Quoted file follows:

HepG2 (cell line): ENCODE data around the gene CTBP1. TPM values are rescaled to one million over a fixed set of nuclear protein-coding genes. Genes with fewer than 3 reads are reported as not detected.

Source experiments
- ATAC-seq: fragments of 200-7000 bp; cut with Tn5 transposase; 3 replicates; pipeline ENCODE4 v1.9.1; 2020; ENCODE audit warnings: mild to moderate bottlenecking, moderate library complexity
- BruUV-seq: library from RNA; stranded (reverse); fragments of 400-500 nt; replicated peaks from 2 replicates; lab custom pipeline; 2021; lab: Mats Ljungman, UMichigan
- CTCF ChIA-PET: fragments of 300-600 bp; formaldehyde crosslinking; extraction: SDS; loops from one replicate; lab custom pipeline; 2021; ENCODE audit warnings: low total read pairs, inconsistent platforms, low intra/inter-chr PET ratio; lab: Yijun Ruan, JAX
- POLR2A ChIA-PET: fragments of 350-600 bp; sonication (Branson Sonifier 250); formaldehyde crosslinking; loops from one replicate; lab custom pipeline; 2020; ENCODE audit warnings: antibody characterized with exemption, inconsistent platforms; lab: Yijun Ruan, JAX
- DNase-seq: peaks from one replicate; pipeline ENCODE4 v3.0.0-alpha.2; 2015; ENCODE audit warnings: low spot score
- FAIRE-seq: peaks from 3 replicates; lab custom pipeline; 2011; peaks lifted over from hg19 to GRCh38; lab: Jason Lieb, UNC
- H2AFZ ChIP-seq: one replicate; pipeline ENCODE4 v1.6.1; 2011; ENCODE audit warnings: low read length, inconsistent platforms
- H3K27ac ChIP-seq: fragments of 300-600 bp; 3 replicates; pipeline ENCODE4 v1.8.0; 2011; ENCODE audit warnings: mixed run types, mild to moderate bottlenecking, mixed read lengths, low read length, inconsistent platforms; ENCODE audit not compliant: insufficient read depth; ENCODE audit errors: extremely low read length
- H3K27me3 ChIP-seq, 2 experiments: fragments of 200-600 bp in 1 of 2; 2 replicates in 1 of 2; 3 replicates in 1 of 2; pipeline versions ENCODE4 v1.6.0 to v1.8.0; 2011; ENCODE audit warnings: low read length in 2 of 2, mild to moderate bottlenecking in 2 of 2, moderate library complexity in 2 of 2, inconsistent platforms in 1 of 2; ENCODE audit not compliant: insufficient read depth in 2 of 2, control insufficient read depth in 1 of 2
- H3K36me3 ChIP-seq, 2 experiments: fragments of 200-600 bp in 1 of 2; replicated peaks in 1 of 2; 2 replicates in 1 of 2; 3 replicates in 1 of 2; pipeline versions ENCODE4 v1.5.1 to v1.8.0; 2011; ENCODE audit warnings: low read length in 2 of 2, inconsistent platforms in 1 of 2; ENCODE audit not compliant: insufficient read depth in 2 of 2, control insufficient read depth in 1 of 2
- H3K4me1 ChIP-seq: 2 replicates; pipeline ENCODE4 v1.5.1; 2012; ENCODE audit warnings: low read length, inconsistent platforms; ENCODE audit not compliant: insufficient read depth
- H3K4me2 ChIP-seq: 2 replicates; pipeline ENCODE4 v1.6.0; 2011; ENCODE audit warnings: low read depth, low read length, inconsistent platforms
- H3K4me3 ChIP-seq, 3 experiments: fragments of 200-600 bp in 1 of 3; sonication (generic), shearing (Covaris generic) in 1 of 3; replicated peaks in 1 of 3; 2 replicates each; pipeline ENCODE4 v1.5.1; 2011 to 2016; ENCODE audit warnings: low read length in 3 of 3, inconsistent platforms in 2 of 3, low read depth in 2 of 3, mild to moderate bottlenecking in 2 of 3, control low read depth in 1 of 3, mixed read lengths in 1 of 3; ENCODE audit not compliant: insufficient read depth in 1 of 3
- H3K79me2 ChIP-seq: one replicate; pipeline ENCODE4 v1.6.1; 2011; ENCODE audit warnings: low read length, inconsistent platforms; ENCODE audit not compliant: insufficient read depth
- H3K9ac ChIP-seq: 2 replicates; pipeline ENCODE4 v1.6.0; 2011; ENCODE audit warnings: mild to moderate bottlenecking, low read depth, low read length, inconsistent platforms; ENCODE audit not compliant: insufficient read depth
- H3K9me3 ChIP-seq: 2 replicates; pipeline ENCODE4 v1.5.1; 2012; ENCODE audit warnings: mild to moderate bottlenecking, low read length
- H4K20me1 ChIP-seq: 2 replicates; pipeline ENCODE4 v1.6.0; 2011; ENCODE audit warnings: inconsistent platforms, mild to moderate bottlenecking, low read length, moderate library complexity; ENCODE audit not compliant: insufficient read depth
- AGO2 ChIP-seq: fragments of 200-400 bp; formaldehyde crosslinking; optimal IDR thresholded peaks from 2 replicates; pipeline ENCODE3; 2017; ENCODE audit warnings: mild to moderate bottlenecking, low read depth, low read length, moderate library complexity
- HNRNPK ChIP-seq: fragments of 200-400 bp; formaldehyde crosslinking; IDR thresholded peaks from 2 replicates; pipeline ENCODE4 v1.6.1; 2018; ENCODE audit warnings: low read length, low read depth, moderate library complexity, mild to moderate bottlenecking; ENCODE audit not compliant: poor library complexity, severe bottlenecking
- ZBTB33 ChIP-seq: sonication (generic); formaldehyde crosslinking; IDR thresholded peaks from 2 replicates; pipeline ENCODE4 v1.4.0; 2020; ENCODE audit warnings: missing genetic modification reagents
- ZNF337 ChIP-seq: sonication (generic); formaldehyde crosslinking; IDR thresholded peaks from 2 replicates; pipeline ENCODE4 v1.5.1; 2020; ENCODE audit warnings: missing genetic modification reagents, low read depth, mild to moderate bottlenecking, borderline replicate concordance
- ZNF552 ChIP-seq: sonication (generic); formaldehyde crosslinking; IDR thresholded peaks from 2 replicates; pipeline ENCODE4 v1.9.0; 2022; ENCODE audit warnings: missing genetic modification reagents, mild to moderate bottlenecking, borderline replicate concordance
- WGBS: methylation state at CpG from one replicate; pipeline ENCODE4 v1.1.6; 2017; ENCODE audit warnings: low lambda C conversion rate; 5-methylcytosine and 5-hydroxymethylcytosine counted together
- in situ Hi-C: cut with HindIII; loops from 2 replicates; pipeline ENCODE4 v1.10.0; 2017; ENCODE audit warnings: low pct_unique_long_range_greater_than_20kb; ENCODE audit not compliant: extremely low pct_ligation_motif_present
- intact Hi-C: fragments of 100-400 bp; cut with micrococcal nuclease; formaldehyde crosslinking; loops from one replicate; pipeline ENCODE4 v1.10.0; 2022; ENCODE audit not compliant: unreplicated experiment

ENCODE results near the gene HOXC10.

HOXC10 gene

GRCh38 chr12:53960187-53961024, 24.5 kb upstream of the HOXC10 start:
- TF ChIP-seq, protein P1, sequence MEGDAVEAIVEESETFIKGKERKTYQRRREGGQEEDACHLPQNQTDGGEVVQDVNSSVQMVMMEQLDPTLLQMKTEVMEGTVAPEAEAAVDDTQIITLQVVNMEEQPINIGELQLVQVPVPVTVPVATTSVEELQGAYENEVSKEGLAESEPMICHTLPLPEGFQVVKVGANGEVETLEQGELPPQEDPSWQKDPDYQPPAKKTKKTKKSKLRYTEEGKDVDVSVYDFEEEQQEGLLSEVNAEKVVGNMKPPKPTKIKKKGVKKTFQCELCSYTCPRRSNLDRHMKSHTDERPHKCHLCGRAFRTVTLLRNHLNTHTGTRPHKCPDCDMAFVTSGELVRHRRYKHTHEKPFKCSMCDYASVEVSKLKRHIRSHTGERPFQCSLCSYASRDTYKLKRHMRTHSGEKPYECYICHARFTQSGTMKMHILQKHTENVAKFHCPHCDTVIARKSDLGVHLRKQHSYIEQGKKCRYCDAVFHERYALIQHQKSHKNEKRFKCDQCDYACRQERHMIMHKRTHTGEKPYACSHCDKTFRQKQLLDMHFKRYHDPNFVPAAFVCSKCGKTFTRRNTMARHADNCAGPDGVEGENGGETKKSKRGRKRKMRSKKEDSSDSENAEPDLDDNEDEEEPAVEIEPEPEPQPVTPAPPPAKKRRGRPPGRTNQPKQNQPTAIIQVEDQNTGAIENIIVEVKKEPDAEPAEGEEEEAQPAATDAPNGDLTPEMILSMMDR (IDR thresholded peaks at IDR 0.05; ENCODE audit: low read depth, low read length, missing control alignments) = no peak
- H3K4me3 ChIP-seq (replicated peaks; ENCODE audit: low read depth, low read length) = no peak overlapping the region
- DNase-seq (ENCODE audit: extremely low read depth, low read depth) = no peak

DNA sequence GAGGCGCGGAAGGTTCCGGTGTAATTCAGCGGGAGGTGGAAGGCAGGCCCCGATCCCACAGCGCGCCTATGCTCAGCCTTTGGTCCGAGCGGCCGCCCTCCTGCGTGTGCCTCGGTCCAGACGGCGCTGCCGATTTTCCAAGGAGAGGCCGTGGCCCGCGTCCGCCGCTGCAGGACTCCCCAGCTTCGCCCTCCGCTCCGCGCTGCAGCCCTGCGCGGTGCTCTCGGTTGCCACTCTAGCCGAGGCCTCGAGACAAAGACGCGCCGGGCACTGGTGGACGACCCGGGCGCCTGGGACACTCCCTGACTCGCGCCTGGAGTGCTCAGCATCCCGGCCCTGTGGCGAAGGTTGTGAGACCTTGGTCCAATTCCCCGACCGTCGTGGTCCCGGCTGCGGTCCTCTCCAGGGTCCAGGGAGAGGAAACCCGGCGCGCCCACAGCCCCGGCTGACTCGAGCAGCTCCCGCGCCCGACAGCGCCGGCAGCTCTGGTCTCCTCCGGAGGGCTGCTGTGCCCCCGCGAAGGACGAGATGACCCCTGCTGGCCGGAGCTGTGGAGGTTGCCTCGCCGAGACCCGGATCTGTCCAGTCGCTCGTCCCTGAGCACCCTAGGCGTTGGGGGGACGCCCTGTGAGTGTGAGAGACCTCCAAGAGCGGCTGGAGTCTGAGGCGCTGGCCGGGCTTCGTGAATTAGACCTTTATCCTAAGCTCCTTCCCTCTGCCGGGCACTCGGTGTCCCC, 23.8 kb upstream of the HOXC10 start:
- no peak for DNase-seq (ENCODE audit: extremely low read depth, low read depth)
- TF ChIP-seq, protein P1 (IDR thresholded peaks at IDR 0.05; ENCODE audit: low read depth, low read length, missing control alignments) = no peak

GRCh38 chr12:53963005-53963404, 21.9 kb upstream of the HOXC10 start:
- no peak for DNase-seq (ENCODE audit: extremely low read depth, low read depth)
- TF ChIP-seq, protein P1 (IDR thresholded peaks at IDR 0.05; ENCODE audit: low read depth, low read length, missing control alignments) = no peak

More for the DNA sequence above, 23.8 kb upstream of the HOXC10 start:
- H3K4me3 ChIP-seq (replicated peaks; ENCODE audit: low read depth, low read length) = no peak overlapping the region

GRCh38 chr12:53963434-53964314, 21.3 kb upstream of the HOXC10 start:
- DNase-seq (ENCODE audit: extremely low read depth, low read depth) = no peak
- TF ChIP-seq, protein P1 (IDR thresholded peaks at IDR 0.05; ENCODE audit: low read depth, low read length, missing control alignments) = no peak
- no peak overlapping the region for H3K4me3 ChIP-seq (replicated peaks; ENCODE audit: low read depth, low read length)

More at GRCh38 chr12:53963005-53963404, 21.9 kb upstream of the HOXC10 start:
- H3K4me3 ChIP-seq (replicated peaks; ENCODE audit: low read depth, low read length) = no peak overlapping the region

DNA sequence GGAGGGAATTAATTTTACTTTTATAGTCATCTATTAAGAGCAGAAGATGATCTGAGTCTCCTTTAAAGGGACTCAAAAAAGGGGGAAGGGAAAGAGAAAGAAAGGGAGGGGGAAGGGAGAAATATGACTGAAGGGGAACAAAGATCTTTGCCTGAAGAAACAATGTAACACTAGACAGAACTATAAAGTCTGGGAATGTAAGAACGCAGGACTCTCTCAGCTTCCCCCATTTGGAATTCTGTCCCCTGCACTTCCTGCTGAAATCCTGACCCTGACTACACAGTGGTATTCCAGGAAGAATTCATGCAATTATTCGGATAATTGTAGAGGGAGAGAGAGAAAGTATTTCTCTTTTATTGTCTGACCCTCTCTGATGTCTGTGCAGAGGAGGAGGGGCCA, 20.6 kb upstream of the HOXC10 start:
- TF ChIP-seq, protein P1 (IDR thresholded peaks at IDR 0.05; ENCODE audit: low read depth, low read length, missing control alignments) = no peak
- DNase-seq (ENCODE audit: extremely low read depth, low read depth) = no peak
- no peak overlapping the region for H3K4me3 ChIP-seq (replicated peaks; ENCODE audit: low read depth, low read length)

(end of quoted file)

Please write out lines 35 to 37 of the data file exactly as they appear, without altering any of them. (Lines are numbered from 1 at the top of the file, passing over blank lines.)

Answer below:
- no peak for DNase-seq (ENCODE audit: extremely low read depth, low read depth)
- TF ChIP-seq, protein P1 (IDR thresholded peaks at IDR 0.05; ENCODE audit: low read depth, low read length, missing control alignments) = no peak

GRCh38 chr12:53963005-53963404, 21.9 kb upstream of the HOXC10 start: